In another case, ref FS50176916 (still in open at the time of writing) the complainant had requested an electronic version of an economic model. Although the public authority provided an electronic version of a spreadsheet, this was not a workable model, i.e. the complainant was not able to input their own data and run the model for themselves to test outcomes. The complainant argued that he wanted the model in an executable form which initially seemed to raise s11 issues.

However the real question is what is the difference between the version of the model disclosed and the workable version used by the public authority? If it is that the executable model contains calculations which then have to be applied to the data which is fed into it, the Commissioner’s view is that these calculations are all part of the model and so form part of the information requested. Therefore, subject to the application of the exemptions, the public authority is obliged to provide the model complete with all the underlying calculations / information.

In theory the public authority could write down all these calculations and workings out longhand and forward these in an email to the applicant, so providing all the information electronically. However the Commissioner places emphasis on the obligation under s1(1)(b) to communicate information. The most effective and meaningful way for the public authority to communicate the information would be to provide a copy of the working model as used by the public authority itself. This is in line with the Commissioner’s approach, set out in LTT114, which is to consider whether a public authority acted reasonably when providing information in order to determine whether it has complied fully with its obligations 1(1)(b). In short, the complainant would be entitled to a workable version of the economic model in an electronic form. In such a case the focus of the investigation should be on what additional information exists which falls within the scope of the request and how this information can be effectively communicated to the complainant. This is more of a s1 issue rather than the complainant’s rights under s11. Clearly if it was established that additional information was held then it is possible that the public authority would want to apply exemptions to that information under s11(1)(b).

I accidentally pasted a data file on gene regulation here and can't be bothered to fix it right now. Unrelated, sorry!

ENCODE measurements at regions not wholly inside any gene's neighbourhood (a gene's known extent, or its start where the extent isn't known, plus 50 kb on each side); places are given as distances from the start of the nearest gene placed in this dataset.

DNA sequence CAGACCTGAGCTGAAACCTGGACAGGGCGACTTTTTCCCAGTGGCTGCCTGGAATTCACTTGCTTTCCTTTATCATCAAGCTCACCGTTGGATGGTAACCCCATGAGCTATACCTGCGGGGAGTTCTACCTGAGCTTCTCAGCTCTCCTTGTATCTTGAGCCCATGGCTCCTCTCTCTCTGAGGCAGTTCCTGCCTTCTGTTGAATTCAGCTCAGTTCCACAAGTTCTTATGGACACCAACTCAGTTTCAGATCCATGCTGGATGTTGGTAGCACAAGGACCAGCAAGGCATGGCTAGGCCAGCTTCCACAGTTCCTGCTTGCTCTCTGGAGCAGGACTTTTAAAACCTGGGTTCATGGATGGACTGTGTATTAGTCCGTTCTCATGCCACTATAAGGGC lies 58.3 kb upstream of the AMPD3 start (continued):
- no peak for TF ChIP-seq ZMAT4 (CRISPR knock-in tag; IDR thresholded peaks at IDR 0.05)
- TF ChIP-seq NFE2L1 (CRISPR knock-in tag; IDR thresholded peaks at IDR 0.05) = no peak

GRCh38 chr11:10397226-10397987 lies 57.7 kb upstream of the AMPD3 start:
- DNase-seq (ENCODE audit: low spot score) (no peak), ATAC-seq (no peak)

For Completeness

It is also noted that s11(1)(c) provides that an applicant can ask for a digest or summary in a form of their choosing. Following our approach to s11(1)(a) we would interpret this as meaning that an applicant can request a digest/summary to be provided electronically or as a hard copy (paper/printed copy), audio tape, video tape etc.